CMS's approval of Arkansas' Medicaid demonstration program is significant for a number of reasons, but here I'd like to focus on what I think is one of the biggest: this waiver approval will pave the way for other states that are "undecided" to finally declare their intent to expand their Medicaid programs. I believe this will happen relatively quickly, because most states are already working on expansion. You would not think this is true from the national media's reporting on the Medicaid expansion. If you have been following any of the many color-coded maps depicting the five possible categories of expansion (expanding, not expanding, leaning toward expanding, leaning toward not expanding, and alternative model), you would think that just over half of the states are participating in the Medicaid expansion. The national media has gotten this story wrong, because they do not pick up on the negotiations, investigations, committees, special commissions, and other ways in which the "leanging toward not participating" states are actually exploring how they can expand their Medicaid programs. To understand how dynamic the state decision making is, you have to track the local newspapers that follow every move of the state legislatures and their conversations with their governors (which I have been doing all summer).
After NFIB v. Sebelius was decided, I wrote that most states would still expand their Medicaid programs. It appears that most states are now working toward Medicaid expansion in some form. In future posts, I will explain this dynamic federalism story in more detail. For today, I will emphasize that CMS has opened the door to more state waivers, which will lead to more states expanding their Medicaid programs. Though I am not necessarily on board with federalism by waiver, espcially given states' history of waiver mistakes and failures, I do think that in this instance, alternative expansion is better than no expansion. Otherwise, many of our poorest citizens will be left out of the attempt at national insurance coverage, not paying a penalty, but not having access to much-needed healthcare either.
When it comes to public benefit programs, federal-state partnerships often disappoint. States once determined eligibility for food stamps, and access to the program was not available in many counties across the country. And because states have set the income thresholds for adults to qualify for Medicaid, access to health care coverage has varied considerably from state-to-state for the indigent.
Unfortunately, both because of ACA’s design and the Supreme Court’s decision on the Medicaid expansion, ACA’s implementation relies quite a bit on federal-state partnerships. We are now seeing substantial differences from state to state in the roll out of the statute. As the Wall Street Journal reported earlier this week and the New York Times earlier this month, poor people are much more likely to obtain Medicaid coverage in New Mexico than next door in Texas, and customers for insurance on an ACA exchange will find much more guidance from state officials in Colorado than in Missouri.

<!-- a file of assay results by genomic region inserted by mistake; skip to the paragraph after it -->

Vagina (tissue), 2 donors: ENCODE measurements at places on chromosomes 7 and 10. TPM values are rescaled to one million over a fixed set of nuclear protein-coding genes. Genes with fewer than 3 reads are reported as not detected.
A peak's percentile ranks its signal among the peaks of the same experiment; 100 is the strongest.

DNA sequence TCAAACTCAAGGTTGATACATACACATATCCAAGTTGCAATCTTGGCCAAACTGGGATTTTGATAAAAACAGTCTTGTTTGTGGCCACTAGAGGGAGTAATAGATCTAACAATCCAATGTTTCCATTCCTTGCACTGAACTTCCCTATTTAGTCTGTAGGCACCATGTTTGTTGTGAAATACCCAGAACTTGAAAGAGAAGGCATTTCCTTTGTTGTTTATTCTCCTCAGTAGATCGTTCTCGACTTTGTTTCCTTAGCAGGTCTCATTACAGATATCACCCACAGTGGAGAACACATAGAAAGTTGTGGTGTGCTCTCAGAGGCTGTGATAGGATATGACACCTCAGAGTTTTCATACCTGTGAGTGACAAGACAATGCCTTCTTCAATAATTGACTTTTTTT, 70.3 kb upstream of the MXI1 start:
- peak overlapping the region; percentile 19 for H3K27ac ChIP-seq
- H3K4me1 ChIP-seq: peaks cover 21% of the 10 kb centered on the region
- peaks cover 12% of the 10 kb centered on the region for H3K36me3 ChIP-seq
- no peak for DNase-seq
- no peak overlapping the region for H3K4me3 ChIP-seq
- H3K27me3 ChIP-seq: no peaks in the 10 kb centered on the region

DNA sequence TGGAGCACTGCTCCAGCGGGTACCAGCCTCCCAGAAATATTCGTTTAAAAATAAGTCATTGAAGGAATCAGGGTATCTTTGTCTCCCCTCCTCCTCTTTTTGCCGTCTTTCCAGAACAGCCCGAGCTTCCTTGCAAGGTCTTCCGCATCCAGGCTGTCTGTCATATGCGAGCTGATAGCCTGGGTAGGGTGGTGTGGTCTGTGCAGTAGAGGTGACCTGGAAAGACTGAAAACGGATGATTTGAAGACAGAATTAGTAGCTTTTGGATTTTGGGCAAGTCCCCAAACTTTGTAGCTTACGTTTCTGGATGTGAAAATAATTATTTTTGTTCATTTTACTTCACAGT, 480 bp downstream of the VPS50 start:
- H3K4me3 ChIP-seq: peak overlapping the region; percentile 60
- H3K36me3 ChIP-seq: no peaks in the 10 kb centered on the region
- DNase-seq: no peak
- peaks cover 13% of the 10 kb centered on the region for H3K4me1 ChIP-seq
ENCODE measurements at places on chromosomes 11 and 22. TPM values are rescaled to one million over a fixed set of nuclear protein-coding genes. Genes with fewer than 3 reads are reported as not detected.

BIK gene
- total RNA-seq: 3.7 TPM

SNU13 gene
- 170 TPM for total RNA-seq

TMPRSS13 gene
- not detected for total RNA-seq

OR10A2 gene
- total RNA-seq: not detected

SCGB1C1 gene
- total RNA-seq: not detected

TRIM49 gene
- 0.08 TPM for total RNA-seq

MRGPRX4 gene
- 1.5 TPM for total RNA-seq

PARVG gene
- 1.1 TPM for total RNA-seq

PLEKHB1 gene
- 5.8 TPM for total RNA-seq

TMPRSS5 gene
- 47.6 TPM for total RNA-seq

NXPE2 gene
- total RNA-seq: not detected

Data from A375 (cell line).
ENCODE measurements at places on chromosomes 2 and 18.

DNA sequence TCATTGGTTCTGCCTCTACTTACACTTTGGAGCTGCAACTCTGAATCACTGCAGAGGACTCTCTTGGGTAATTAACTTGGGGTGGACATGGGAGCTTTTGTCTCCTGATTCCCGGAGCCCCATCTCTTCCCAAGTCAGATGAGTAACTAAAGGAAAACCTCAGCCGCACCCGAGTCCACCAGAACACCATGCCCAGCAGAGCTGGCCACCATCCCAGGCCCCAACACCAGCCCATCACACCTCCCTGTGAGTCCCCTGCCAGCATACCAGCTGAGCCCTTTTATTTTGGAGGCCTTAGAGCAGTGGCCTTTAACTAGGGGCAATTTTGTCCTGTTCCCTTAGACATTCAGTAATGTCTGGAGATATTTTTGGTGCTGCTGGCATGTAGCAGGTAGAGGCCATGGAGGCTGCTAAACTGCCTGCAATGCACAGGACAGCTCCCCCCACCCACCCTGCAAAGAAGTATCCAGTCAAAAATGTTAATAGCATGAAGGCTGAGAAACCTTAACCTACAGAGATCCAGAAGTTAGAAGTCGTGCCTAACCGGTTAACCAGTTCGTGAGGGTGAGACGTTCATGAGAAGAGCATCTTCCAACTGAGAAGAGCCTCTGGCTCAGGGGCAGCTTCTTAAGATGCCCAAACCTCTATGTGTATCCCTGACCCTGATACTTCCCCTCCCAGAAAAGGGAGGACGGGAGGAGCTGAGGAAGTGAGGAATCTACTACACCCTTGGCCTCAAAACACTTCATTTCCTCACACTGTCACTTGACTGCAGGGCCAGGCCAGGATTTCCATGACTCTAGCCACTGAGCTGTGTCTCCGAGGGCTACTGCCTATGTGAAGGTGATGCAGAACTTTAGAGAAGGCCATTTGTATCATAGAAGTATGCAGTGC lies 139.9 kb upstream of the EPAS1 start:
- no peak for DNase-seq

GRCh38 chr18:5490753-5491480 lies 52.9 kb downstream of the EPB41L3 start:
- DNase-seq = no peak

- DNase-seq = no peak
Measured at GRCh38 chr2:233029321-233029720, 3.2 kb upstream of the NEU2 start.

The Medicare model of a federal-only program works much more effectively at delivering its benefits than does the Medicaid/ACA model of a federal-state partnership.
Thursday, September 26, 2013
ThinkProgress reports on the following aspect of PPACA:
According to Section 4302 of the Affordable Care Act, the secretary of health and human services may collect any demographic data that she or he believes to be important for understanding and addressing health disparities. In June 2011 Secretary Sebelius announced a plan for including sexual orientation and gender identity in national data collection efforts starting in 2013, in addition to the law’s required categories of race, ethnicity, primary language, sex, and disability status.
I am supervising a paper on this process, and would greatly appreciate any information about the process for this inclusion (who was consulted, administrative processes, etc.), and the anticipated challenges for implementation. The HHS website on the topic is good, but there is always room for more analysis. Please feel free to make a note in the comments, or email me directly.
Thursday, June 13, 2013
For those of you who thought we could forget about ongoing ACA litigation, here's a little update: the issue of premium assistance through tax credits for insurance purchased in federal exchanges is alive and well. The plaintiffs in the recently filed Halbig v. Sebelius claim that the ACA does not permit tax credits in federally run exchanges (opponents state that this is merely a statutory oversight, as I wrote in September.) A nice summary of the ongoing litigation on this issue was published yesterday on California Health Line.
These challenges seem to reveal the angst that the ACA is producing as the January 1, 2014 deadline creeps nearer. They also seem to reveal the upside-down federalism occuring in the states that have rejected the state-based exchanges. Those states have exercised their sovereign prerogative, but they are also inviting more federal power into the state, which aggrandizes federal power. Though I don't think these cases have a strong chance of success, if the plaintiffs are successful, undoubtedly we'll see more testing of the fence by states and private litigants.